Berkshire Hathaway’s 21.6% annualized return for the 50 years through 2014 was 11.7 percentage points higher than the S&P 500 index. The stock produced an astounding 1,826,163% overall gain during that period, compared to 11,196% for the S&P 500, according to the firm’s 50th anniversary letter to shareholders, released over the weekend.
During that period, Warren Buffett’s firm posted negative calendar year returns on 10 occasions, compared to 11 for the S&P 500. Its worst loss occurred during the bear market of 1974 (-48.7% vs. -26.4% for the S&P 500). In its letter to shareholders that year, Mr. Buffett said Berkshire’s insurance operations “turned dramatically worse” as the industry suffered from mispricing due to increased competition, under-reserving of losses and high inflation.
The company’s largest calendar year return came two years later in 1976, when it posted a gain of 129.3% vs. the S&P 500’s 23.6% return.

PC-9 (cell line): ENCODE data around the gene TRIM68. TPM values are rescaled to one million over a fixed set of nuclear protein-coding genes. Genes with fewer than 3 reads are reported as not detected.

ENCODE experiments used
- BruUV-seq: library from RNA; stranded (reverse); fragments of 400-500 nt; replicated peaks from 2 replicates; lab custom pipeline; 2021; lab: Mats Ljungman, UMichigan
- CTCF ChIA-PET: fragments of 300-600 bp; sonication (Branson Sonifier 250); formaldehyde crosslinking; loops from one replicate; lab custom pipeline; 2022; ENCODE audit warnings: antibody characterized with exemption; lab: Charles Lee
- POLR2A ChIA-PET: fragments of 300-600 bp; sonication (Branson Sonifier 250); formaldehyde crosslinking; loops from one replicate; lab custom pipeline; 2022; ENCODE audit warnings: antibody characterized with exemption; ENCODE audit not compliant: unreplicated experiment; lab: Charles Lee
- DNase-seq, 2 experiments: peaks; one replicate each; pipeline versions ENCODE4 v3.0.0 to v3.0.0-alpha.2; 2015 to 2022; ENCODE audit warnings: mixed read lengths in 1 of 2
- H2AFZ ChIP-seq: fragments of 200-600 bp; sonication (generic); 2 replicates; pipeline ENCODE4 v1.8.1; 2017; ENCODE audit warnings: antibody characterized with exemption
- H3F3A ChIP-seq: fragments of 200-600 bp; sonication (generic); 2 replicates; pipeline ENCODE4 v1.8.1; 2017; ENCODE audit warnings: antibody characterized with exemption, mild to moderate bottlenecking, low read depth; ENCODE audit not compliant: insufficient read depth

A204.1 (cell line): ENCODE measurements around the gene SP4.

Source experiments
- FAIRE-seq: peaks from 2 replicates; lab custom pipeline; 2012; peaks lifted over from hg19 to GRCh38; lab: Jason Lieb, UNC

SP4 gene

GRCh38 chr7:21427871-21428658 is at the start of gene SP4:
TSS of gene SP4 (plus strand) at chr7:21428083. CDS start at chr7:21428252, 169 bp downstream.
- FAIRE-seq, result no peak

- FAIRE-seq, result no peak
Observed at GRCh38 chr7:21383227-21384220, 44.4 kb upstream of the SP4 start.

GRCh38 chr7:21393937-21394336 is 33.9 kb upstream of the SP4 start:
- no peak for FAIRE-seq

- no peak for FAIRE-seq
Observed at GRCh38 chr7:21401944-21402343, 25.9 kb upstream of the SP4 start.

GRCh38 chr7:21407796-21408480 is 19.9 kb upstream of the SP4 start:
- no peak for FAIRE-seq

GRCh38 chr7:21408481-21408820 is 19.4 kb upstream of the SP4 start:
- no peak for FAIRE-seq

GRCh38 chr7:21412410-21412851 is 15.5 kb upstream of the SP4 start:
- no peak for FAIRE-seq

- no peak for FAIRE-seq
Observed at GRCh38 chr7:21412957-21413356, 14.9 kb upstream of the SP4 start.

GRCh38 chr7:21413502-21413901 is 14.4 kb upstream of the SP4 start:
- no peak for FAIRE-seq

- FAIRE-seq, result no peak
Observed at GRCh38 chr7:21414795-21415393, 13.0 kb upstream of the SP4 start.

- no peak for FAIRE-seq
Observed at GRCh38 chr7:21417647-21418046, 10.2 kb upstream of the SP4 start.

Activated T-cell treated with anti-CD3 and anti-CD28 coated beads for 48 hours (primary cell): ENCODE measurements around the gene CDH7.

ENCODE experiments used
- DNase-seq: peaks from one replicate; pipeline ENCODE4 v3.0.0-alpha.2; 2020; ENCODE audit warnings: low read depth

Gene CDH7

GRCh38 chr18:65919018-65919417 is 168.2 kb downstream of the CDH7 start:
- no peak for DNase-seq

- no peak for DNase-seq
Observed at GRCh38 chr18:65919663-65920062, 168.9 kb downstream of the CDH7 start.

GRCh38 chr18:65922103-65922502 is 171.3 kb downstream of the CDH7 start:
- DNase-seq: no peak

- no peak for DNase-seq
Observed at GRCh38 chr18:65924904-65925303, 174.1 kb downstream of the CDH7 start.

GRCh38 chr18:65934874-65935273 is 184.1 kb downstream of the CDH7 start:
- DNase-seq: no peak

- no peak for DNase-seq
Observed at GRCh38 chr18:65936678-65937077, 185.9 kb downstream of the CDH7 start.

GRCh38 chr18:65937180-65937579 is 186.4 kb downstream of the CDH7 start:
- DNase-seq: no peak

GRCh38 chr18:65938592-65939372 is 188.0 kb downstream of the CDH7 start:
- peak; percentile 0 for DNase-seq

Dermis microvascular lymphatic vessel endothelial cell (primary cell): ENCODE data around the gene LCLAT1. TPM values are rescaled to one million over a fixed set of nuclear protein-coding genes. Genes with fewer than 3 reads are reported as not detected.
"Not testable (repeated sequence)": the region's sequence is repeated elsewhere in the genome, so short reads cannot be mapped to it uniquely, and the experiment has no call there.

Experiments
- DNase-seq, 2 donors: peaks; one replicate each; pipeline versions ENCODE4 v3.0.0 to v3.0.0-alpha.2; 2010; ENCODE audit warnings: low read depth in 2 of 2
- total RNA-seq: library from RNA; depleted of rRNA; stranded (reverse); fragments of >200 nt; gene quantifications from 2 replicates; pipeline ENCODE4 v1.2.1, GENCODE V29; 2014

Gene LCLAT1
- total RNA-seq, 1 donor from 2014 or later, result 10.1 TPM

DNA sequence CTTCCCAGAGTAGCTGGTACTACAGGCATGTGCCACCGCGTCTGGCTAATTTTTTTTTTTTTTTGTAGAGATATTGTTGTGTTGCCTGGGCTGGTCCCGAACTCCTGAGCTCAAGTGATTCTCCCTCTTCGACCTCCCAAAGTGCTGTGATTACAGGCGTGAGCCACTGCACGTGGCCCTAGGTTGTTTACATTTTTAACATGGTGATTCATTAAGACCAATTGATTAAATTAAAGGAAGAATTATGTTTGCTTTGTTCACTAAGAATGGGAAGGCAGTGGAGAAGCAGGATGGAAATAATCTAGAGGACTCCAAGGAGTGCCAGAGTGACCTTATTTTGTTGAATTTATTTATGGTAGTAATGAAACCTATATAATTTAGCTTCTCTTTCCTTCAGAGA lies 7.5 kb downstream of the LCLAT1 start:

In the firm’s golden anniversary letter to shareholders, both Mr. Buffett and Vice Chairman Charlie Munger share their thoughts on the firm and investing over the past 50 years. On the topic of active management, they note: “Huge institutional investors, viewed as a group, have long underperformed the unsophisticated index-fund investor who simply sits tight for decades. A major reason has been fees: Many institutions pay substantial sums to consultants who, in turn, recommend high-fee managers. And that is a fool’s game.”